Put God first to gain heaven’s rich store.”
With saddened expression
the man rose to explain
how his position, his wealth,
and his family’s good name
must be preserved, it was his duty, his lot.
He’d keep God’s commands
and have faith as a tot,
but he wouldn’t—he couldn’t—
sell all that he owned
and live like a gypsy
without hearth or home.
“It’s harder for the rich
to enter the kingdom of God,
than a camel to push
through a slit in a rod.
It’s harder for them to surrender
without wheedle
than for coarse camel hair
to thread a fine needle.”
We disciples were shocked
and said to each other,
“Who then can get in?
Who’d chance to bother?
Aren’t riches promised
to those who don’t waver?
Doesn’t Jehovah bestow wealth
on those who find favor?”
Puzzled, we finally
worked up nerve to ask.
“God places the meek over all;
those grasping for first shall be last.”

Mary Allen, has authored numerous articles and three books of poems, “Journey to Christmas”, "Ten Days to an Empty Tomb", and “Full Spectrum Living”. She also contributed stories of personal real life miracles to “Kernels of Hope”. Allen was named La Porte County Poet Laureate 2010-2011. Her first contemporary fiction, “A Love Most Gentle” is due for release.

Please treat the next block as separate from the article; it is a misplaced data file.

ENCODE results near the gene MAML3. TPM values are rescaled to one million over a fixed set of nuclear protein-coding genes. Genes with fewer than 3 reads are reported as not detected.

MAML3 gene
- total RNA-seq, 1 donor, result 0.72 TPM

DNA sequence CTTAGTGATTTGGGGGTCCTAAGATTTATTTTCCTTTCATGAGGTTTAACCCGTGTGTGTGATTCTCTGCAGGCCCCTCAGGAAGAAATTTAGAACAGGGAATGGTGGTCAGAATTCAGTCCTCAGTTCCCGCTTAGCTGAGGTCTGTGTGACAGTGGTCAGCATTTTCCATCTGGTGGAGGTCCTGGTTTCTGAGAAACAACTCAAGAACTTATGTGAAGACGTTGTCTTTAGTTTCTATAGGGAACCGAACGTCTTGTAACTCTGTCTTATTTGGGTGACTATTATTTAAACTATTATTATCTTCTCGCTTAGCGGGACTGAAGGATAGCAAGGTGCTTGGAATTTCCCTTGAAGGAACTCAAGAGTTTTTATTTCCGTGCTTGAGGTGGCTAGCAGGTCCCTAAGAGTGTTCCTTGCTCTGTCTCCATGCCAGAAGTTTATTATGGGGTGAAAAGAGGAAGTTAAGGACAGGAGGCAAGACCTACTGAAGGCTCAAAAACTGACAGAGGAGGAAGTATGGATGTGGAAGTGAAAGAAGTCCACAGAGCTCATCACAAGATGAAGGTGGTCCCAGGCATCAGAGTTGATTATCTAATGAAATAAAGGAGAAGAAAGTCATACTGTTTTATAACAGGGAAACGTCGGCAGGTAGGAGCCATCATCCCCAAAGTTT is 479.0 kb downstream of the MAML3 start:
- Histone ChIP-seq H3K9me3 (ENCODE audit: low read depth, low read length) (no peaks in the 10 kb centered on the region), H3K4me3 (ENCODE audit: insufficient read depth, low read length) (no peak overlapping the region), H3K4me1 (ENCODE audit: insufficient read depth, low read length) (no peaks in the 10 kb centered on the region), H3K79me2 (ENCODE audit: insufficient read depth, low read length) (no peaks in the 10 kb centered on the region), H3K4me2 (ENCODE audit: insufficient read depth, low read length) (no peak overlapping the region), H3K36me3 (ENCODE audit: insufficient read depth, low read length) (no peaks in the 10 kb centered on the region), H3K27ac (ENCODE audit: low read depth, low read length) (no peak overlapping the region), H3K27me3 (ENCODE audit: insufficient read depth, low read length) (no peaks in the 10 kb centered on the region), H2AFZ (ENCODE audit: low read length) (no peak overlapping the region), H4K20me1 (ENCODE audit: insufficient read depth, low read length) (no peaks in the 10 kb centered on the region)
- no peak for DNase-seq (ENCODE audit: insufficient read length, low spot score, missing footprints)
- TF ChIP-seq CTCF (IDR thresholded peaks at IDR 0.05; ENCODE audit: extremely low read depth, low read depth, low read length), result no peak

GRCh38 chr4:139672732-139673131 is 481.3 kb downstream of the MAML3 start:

Monday, March 23, 2015

Recurring Dream

In the Halls

Thirty years afterward
in the halls of high school
hunting for my schedule
searching for the room
arriving late to class

Poem by Lori Lipsky, from Recurring Dream Series
photo: istockphoto/janniswerner